Home Learning 26.1.21

Good morning Year 5!

Happy Tuesday!

During the course of the weekend I had two catch ups with some friends – it felt really good! If you have access a phone/facetime/camera I would definitely recommend chatting to your friends – if not then join us for our weekly catch ups as they’re a great opportunity to catch up!

Remember to check out the learning on the ‘Oak Academy’ website.

Here is a great website for exploring around the Natural History Museum:


I just got lost in the ‘Magical Beasts’ section!

Today’s Learning:


Warm Up:

£17.21 – £5.10

£32.53 – £5.32

£22.11 – £16.21

£33.52 – £10.90

£14.02 – £9.04

Following on from adding fractions yesterday with the same denominator today we are going to subtract fractions with the same denominator. The same principles apply. If the denominator is the same on both fractions you only need to subtract the numerator.


5/7 – 2/7 =

The denominator is the same so we leave it alone. We then just subtract 2 from 5 to give you 3.

So the answer is 3/7

Have a go:

12/24 – 11/24 =

Sometimes you can then look for the equivalent fraction. Equivalent means the same or ‘equal.’ For example:

6/12 is the same as 1/2

I know this because 6 is half of 12.

You can also find it within different fractions but remember what you do to the bottom you have to do to the top so:

4/12 can also be 2/6 OR 1/3. This is because I can half the 4 to give me 2 and then half the 12 to give me 6. I can then halve this numbers again to give me 1/3.

The best ones to look for are when the numbers can be halved!



  1. 5/6 – 2/6
  2. 3/9 – 2/9
  3. 5/10 – 2/10
  4. 6/11 – 3/11
  5. 6/7 – 2/7
  6. 3/4 – 1/4
  7. 9/10 – 4/10
  8. 8/9 – 3/9
  9. 2/3 – 1/3
  10. 6/8 – 2/8


  1. 24/64 – 5/64
  2. 78/98 – 63/98
  3. 43/64 – 21/64
  4. 55/76 – 21/76
  5. 32/67 – 21/67
  6. 45/64 – 21/64
  7. 56/67 – 43/67
  8. 75/87 – 21/87
  9. 34/45 – 27/45
  10. 14/54 – 24/54

Ch3 (Can you find any equivalent fractions?) (Are you able to turn any into decimals?

  1. 26/64 – 5/64
  2. 79/98 – 63/98
  3. 43/64 – 24/64
  4. 59/76 – 21/76
  5. 32/65 – 31/62
  6. 48/164 – 25/164
  7. 56/167 – 43/167
  8. 175/287 – 21/287
  9. 34/445 – 27/445
  10. 114/254 – 24/254


Fractions Jigsaw

You will need to download and print out this jigsaw (or draw the pieces on squared paper), and cut up the pieces into squares (don’t cut along the diagonal lines!).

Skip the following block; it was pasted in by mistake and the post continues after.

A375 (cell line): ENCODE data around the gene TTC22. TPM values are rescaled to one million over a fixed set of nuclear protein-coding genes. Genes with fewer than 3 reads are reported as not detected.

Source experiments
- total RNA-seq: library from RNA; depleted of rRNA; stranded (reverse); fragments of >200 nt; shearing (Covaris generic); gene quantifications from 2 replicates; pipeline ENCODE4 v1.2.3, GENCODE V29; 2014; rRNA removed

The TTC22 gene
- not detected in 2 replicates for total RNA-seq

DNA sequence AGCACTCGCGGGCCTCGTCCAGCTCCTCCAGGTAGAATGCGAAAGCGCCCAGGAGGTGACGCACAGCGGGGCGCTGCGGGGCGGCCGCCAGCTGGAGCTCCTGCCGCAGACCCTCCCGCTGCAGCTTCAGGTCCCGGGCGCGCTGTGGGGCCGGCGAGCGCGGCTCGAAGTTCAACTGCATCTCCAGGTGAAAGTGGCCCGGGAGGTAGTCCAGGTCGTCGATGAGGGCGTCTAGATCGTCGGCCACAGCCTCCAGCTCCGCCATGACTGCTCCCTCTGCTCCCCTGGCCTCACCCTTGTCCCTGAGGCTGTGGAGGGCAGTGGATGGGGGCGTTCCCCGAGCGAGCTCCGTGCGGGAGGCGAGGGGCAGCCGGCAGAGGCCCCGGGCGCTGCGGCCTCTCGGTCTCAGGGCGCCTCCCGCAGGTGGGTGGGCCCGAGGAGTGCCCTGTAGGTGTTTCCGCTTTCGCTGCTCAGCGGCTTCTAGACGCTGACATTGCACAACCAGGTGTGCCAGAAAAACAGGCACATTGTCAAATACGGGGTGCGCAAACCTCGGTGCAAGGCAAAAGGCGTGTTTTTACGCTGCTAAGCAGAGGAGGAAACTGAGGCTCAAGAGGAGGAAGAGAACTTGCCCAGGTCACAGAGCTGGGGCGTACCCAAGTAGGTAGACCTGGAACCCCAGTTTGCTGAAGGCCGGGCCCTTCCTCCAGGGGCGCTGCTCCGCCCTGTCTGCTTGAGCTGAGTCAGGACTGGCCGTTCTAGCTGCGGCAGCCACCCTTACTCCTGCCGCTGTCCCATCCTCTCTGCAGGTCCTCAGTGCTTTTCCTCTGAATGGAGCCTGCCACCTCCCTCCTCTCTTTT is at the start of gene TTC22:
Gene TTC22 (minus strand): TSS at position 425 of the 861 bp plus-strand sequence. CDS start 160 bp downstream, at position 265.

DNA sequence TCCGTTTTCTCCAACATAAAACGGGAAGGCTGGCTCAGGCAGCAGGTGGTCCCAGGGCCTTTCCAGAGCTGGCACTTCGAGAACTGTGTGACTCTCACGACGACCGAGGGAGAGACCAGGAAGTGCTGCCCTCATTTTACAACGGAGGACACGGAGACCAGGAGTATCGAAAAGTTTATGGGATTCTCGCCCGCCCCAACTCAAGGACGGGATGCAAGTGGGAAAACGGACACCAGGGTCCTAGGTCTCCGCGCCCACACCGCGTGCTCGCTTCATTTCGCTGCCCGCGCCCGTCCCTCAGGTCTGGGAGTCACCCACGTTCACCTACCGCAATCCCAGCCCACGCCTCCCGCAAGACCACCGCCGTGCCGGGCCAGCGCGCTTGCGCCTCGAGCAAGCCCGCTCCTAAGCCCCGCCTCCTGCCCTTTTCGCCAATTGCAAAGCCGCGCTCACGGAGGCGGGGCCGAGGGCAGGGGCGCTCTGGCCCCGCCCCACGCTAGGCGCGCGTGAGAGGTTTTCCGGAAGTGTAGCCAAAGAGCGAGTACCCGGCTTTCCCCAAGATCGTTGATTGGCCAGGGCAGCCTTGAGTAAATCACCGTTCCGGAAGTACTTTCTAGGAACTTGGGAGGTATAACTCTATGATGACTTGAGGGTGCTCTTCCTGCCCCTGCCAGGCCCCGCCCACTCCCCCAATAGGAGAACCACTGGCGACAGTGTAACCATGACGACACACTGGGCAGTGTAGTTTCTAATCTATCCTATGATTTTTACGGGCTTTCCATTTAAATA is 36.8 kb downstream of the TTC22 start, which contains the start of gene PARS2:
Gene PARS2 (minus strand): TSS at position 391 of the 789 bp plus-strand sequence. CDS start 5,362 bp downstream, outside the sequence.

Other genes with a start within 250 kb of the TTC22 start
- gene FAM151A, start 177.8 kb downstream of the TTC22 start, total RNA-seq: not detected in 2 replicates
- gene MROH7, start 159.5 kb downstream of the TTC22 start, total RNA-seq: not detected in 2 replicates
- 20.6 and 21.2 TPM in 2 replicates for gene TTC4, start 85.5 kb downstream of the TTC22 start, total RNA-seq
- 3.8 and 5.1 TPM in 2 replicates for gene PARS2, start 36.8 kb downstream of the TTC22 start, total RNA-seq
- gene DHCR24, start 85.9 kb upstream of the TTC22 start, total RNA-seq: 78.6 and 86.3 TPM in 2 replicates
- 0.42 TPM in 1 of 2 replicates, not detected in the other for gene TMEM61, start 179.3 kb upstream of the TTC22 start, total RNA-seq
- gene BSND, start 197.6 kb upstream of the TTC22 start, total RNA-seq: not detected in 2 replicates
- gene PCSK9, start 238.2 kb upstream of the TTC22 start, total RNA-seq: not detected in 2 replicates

wonky tile 1
wonky tile 2
wonky tile 3

Now try to put the square pieces together without rotating any of them (so that in the finished jigsaw all the numbers are the right way up).

Two pieces may only go next to each other if the edges that touch contain fractions that are equivalent.


Warm Up:

Today we are going to continue will our poetry focus. Hopefully you found lots of different types of poetry on your search yesterday. This week we are going to be writing a piece of ‘free verse.’ Please feel free to write other types of poetry as well as your ‘free verse.’

The definition for a free verse poem is:


Today we are going to generate ideas for our poems. Our poems need to create pictures in the readers mind, it needs to be full of description!

Here is an example of a very famous poem full of description:

I Wandered Lonely as a Cloud by William Wordsworth

“I wandered lonely as a cloud
That floats on high o’er vales and hills,
When all at once I saw a crowd,
A host, of golden daffodils;
Beside the lake, beneath the trees,
Fluttering and dancing in the breeze.

Continuous as the stars that shine
And twinkle on the milky way,
They stretched in never-ending line
Along the margin of a bay:
Ten thousand saw I at a glance,
Tossing their heads in sprightly dance.”

Today’s task is to find some pictures of mountains/rivers. Have a dictionary and thesaurus handy

Here is a good link for one:


Around the edge/underneath/on the back of your picture write down simlies, metaphors, adjectives – lots and lots and lots. This you can use throughout your poem!

Here a couple of pictures if you’re finding it challenging to research any:

Regional climate shapes river topography – Physics World
Taurus Mountains | mountains, Turkey | Britannica

Daily Maths:

Choose a number 86/436/3425.3

  1. Write in words
  2. Write in Roman Numerals
  3. Find half
  4. x20
  5. +100
  6. -56
  7. +20 – 15
  8. ___________ + ? = 7584
  9. x4
  10. _______________ is how many minutes it takes to go on your walk. How many hours and minutes is this? (you may need to take away the decimal for this)

Times-Tables Rockstars!

If you are still finding it hard to log-in please email and we can help you!


Mrs Powell and Mrs Hewitt really enjoyed your artistic creations last week. 

This week,  we are continuing with our theme but slightly different.

This week we would like you to think of something you would like to draw. 

It could be a cat, dog, cartoon character,  a bed or maybe even your xbox!  

However, you are only going to draw part of it and then the rest will be created from natural resources. 

So, for example,  Mrs Hewitt may choose to draw Snoopy, her favourite cartoon character, but she will create his fur out of leaves. 

Mrs Powell may choose to draw a book but create the individual pages out of sticks.

Here are some images for inspiration.  Have fun!

Have a lovely Tuesday everyone!

Mrs Powell & Mrs Hewitt